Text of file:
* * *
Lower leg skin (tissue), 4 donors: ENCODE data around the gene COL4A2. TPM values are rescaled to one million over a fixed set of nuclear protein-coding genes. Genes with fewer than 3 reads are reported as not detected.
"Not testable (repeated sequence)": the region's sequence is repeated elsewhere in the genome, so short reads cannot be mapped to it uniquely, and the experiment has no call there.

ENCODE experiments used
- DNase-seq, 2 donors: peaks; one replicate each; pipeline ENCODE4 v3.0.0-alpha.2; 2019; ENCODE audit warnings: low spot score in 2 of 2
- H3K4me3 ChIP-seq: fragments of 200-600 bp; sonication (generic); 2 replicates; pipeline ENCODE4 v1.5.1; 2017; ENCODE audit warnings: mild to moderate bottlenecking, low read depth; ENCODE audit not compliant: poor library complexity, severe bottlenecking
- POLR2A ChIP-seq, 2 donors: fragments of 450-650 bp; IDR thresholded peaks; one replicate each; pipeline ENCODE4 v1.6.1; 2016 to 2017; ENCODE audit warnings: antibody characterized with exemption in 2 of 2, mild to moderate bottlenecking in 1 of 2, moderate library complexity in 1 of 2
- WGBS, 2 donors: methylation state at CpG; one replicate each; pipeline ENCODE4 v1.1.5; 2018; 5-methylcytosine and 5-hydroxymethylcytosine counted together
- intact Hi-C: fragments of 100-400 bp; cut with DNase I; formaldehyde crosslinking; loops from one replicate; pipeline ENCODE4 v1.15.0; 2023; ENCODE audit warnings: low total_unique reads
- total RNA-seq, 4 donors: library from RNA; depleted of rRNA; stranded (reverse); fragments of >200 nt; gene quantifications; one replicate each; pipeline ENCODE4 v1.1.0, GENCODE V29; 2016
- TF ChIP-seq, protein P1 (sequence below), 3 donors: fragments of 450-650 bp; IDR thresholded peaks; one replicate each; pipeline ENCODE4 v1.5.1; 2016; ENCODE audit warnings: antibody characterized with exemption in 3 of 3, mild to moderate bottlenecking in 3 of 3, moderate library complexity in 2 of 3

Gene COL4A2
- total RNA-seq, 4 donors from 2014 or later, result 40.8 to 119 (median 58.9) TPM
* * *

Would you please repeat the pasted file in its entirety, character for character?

Lower leg skin (tissue), 4 donors: ENCODE data around the gene COL4A2. TPM values are rescaled to one million over a fixed set of nuclear protein-coding genes. Genes with fewer than 3 reads are reported as not detected.
"Not testable (repeated sequence)": the region's sequence is repeated elsewhere in the genome, so short reads cannot be mapped to it uniquely, and the experiment has no call there.

ENCODE experiments used
- DNase-seq, 2 donors: peaks; one replicate each; pipeline ENCODE4 v3.0.0-alpha.2; 2019; ENCODE audit warnings: low spot score in 2 of 2
- H3K4me3 ChIP-seq: fragments of 200-600 bp; sonication (generic); 2 replicates; pipeline ENCODE4 v1.5.1; 2017; ENCODE audit warnings: mild to moderate bottlenecking, low read depth; ENCODE audit not compliant: poor library complexity, severe bottlenecking
- POLR2A ChIP-seq, 2 donors: fragments of 450-650 bp; IDR thresholded peaks; one replicate each; pipeline ENCODE4 v1.6.1; 2016 to 2017; ENCODE audit warnings: antibody characterized with exemption in 2 of 2, mild to moderate bottlenecking in 1 of 2, moderate library complexity in 1 of 2
- WGBS, 2 donors: methylation state at CpG; one replicate each; pipeline ENCODE4 v1.1.5; 2018; 5-methylcytosine and 5-hydroxymethylcytosine counted together
- intact Hi-C: fragments of 100-400 bp; cut with DNase I; formaldehyde crosslinking; loops from one replicate; pipeline ENCODE4 v1.15.0; 2023; ENCODE audit warnings: low total_unique reads
- total RNA-seq, 4 donors: library from RNA; depleted of rRNA; stranded (reverse); fragments of >200 nt; gene quantifications; one replicate each; pipeline ENCODE4 v1.1.0, GENCODE V29; 2016
- TF ChIP-seq, protein P1 (sequence below), 3 donors: fragments of 450-650 bp; IDR thresholded peaks; one replicate each; pipeline ENCODE4 v1.5.1; 2016; ENCODE audit warnings: antibody characterized with exemption in 3 of 3, mild to moderate bottlenecking in 3 of 3, moderate library complexity in 2 of 3

Gene COL4A2
- total RNA-seq, 4 donors from 2014 or later, result 40.8 to 119 (median 58.9) TPM